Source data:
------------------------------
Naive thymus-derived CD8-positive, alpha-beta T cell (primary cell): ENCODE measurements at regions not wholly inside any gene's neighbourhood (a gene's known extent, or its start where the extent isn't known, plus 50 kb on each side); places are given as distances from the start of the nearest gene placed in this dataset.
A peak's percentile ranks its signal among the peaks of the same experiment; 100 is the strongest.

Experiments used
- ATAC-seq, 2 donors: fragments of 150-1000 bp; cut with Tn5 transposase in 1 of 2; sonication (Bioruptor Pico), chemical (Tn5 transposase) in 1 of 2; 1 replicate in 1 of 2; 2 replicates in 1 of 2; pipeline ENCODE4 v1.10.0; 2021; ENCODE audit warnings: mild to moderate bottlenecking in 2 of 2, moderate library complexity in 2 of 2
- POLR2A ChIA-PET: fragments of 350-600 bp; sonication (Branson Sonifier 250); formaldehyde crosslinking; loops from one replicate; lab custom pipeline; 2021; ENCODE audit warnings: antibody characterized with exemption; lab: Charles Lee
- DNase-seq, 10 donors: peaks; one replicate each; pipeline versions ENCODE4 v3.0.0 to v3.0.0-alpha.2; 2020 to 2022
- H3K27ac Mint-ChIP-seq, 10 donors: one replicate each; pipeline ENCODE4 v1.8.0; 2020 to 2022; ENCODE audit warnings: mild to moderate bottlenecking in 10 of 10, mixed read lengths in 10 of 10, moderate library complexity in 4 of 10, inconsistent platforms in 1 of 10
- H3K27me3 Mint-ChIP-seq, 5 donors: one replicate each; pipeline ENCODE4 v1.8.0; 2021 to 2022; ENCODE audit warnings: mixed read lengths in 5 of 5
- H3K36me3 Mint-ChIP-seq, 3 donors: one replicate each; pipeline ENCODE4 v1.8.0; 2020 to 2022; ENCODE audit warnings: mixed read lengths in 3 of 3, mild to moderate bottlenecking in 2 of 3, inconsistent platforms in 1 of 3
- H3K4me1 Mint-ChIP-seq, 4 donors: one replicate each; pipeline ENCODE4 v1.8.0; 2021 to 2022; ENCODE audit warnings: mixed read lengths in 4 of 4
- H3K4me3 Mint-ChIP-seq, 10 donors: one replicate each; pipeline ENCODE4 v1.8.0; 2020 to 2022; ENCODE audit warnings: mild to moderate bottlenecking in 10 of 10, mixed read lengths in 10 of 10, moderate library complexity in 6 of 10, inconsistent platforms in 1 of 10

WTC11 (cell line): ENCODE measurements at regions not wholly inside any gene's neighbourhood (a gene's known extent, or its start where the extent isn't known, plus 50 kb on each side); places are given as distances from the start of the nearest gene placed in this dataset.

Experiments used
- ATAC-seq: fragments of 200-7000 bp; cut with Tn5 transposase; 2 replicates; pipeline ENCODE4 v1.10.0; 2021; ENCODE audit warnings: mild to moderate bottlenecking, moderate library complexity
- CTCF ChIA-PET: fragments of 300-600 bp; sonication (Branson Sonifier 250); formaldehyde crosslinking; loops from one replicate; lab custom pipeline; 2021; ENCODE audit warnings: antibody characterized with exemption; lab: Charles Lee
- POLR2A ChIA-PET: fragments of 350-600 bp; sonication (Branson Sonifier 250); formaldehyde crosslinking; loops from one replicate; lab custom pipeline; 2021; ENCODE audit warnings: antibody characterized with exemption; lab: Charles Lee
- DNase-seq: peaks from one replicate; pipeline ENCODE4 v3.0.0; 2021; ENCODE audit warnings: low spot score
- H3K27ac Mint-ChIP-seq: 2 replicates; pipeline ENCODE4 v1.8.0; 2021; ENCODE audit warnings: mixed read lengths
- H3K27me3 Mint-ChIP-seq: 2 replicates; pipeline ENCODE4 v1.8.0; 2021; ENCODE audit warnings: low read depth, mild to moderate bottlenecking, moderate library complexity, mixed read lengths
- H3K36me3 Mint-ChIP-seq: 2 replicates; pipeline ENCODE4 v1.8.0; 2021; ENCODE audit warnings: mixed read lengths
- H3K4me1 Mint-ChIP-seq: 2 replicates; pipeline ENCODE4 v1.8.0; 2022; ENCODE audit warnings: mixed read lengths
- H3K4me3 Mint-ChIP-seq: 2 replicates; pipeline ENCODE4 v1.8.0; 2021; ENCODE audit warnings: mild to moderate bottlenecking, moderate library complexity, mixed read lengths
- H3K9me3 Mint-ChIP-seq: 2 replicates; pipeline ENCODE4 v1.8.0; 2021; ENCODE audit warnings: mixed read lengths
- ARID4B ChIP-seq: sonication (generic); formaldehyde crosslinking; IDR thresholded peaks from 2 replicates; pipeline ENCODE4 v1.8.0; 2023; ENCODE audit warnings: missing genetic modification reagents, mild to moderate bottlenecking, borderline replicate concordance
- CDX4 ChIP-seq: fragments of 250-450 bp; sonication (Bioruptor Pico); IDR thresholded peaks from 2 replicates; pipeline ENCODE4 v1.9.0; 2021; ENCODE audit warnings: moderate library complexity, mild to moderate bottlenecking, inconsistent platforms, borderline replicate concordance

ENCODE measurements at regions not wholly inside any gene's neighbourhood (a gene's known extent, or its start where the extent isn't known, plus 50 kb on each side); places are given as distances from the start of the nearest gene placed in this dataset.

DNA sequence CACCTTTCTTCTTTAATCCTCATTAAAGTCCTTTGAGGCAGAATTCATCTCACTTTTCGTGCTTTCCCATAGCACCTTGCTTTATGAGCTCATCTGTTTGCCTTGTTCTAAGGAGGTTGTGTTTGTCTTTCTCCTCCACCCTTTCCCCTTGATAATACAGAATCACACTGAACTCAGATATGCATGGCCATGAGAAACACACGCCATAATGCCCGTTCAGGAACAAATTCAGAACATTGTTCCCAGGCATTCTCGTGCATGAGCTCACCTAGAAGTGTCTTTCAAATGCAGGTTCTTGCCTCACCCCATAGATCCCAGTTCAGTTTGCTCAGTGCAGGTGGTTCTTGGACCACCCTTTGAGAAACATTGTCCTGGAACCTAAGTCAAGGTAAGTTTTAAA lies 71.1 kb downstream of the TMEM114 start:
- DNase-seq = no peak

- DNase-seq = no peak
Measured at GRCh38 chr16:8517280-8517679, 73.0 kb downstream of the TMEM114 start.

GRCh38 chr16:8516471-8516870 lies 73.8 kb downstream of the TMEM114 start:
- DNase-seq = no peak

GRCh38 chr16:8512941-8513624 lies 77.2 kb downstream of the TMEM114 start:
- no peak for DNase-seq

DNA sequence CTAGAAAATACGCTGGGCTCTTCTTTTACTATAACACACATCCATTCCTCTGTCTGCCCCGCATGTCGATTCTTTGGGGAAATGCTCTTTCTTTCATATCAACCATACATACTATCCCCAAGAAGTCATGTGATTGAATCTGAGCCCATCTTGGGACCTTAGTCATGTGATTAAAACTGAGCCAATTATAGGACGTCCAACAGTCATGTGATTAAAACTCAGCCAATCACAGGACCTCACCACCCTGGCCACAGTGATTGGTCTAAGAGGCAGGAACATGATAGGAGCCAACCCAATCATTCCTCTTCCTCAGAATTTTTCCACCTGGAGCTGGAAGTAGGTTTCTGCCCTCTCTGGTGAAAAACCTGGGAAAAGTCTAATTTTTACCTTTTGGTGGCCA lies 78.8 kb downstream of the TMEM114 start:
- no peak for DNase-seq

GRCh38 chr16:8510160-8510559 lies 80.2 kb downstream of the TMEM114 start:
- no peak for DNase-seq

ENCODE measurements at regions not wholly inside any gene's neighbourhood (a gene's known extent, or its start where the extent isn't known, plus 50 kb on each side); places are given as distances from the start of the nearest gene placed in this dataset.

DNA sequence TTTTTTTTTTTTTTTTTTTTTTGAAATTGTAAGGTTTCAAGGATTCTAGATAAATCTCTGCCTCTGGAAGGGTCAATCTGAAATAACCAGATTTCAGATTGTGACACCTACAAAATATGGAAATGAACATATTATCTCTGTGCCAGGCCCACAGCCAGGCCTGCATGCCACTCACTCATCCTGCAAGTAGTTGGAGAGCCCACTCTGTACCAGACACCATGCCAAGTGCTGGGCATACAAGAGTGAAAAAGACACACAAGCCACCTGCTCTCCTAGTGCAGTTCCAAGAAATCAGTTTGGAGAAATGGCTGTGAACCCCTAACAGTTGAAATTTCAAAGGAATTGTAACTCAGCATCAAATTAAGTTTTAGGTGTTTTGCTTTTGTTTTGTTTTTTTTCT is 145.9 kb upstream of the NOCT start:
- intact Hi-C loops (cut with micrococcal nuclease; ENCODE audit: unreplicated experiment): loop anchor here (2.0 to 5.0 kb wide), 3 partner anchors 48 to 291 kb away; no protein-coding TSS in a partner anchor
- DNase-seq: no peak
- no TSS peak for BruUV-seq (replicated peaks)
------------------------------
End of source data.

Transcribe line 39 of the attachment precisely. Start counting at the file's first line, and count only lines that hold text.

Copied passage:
ENCODE measurements at regions not wholly inside any gene's neighbourhood (a gene's known extent, or its start where the extent isn't known, plus 50 kb on each side); places are given as distances from the start of the nearest gene placed in this dataset.